My Collar, My Bone

behind my rib cage is a dog
with her head sticking out of a car window.
depends on the day if there is also wind.
if we end up in the vet’s
office or an ocean of grass.

I can’t ask my heart if she is a good girl
because she is not really a dog. instead
I can know this command: heal.
you are at this moment
as new as you are old.

people don’t know about how I lick
“1, 2, 7, 5, 6, 6, 26” over and over
under my breath to make me feel
like a human who knows control
is an illusion. Just some bones

I buried, here: the memory of me
telling my most recent lover I loved them
too early and eagerly; wanting
still the scent of my ex-girlfriend’s
shampoo, sniffing it out
in some stranger’s hair, that subtle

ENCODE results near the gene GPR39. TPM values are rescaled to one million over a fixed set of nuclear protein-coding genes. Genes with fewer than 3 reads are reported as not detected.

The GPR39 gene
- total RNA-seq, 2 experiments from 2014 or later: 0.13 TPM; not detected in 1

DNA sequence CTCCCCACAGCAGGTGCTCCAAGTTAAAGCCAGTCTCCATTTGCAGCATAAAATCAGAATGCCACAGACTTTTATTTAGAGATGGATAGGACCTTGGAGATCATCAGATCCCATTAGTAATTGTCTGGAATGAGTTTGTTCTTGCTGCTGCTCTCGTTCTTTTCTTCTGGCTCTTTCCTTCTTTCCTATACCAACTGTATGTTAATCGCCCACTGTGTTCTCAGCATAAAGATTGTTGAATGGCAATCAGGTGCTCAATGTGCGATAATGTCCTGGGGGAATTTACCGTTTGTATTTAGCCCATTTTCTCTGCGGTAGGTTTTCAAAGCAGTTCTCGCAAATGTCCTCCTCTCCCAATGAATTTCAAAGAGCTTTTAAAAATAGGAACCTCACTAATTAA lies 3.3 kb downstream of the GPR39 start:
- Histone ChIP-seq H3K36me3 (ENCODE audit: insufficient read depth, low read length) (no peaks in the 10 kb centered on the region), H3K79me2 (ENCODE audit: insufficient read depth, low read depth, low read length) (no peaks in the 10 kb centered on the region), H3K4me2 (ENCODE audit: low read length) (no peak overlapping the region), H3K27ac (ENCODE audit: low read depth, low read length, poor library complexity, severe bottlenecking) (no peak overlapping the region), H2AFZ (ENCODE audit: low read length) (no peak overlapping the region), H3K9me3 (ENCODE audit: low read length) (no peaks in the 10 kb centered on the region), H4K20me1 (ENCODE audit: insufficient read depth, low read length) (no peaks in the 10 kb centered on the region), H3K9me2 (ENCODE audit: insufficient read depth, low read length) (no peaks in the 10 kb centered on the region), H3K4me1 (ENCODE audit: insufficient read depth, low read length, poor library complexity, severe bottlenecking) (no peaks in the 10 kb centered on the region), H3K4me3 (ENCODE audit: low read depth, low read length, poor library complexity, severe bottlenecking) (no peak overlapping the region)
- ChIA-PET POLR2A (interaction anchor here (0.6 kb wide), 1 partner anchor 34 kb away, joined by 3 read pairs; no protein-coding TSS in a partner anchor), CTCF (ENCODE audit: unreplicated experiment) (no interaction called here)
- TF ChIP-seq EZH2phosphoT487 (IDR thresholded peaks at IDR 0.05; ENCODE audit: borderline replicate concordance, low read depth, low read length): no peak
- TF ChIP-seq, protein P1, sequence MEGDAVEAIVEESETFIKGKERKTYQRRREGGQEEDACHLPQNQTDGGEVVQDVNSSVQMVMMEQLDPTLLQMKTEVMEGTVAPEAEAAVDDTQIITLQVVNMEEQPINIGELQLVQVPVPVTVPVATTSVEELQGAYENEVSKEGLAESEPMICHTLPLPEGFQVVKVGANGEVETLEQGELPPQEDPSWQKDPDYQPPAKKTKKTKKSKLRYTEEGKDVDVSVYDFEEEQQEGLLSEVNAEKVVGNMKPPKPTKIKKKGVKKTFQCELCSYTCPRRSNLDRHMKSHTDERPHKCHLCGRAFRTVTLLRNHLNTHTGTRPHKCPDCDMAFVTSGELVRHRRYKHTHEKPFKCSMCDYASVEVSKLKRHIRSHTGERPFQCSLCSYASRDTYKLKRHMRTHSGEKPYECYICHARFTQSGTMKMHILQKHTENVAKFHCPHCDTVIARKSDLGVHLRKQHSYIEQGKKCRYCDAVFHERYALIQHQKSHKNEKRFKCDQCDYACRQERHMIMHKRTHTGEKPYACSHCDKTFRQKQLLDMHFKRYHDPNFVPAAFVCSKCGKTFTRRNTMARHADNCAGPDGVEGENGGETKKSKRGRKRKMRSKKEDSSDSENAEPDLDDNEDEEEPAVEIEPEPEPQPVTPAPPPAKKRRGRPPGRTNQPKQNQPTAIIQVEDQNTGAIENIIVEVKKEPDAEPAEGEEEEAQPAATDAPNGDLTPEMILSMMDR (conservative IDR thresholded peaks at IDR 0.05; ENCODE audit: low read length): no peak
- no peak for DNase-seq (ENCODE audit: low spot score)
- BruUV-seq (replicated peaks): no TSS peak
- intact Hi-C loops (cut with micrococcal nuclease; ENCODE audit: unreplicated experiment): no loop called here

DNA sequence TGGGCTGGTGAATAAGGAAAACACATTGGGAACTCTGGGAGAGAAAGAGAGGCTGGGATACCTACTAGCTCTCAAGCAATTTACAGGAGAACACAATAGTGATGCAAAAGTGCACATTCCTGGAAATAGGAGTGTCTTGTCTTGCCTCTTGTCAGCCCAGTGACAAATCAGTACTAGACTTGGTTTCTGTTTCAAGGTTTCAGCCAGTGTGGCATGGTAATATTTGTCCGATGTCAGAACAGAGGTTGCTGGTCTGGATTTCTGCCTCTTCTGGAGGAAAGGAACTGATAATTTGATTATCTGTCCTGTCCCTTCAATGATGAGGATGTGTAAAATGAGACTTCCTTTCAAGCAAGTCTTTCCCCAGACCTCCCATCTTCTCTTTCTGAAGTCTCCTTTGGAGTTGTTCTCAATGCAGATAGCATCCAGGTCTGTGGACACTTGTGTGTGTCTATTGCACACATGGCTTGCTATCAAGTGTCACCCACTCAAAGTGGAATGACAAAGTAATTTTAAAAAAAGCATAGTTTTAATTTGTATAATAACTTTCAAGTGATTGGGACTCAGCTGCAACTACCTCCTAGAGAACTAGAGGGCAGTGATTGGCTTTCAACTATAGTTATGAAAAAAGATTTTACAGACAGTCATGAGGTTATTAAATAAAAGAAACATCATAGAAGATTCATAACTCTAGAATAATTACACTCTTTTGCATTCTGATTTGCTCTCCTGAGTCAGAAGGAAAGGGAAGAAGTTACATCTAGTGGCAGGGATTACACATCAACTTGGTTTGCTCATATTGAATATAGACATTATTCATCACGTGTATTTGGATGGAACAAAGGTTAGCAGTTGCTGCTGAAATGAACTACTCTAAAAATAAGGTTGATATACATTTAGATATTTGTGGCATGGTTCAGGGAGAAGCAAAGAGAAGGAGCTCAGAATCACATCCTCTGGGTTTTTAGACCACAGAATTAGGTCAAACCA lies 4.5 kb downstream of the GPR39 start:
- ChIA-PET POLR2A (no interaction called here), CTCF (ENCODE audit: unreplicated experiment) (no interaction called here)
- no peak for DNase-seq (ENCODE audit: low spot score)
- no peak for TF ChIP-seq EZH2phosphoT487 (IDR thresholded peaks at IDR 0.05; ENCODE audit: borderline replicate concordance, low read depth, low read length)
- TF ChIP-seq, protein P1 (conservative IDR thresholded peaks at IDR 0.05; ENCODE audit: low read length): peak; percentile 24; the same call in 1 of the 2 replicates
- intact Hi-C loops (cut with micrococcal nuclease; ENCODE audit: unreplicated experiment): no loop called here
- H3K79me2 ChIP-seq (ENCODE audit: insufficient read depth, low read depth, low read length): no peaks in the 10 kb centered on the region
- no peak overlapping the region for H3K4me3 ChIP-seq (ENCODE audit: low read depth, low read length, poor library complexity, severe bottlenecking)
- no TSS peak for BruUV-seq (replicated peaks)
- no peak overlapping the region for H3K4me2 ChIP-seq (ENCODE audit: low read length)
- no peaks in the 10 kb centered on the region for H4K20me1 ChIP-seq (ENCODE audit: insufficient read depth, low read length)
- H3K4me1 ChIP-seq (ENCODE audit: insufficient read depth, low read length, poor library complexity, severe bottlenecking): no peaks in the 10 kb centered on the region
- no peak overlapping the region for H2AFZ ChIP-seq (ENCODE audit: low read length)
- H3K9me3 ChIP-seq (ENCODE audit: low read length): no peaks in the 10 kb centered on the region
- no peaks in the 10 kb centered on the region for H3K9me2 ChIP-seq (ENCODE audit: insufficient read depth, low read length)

heartbreak; lack of canine loyalty.

maybe it is cruel but it is true
that I sometimes expect the worst
from my lover because of what old
lovers once did, what I once did
in the name of my selfish, sardine heart.
aren’t we all leashed to some rail?

knowing no sense of time, I will look forever
through my dog-eared dictionary to find out if
people know “nostalgia feeling like dirt
under the fingernails” as one single word.

About Sally J. Johnson

Sally J. Johnson’s poetry and nonfiction have appeared or are forthcoming in the Collagist, Bodega, Weave, and Everyday Genius. Her essay, “Teach My Body How To Behave” was a finalist for the Redivder Beacon Street Prize. She can also be found on Twitter and Tumblr.

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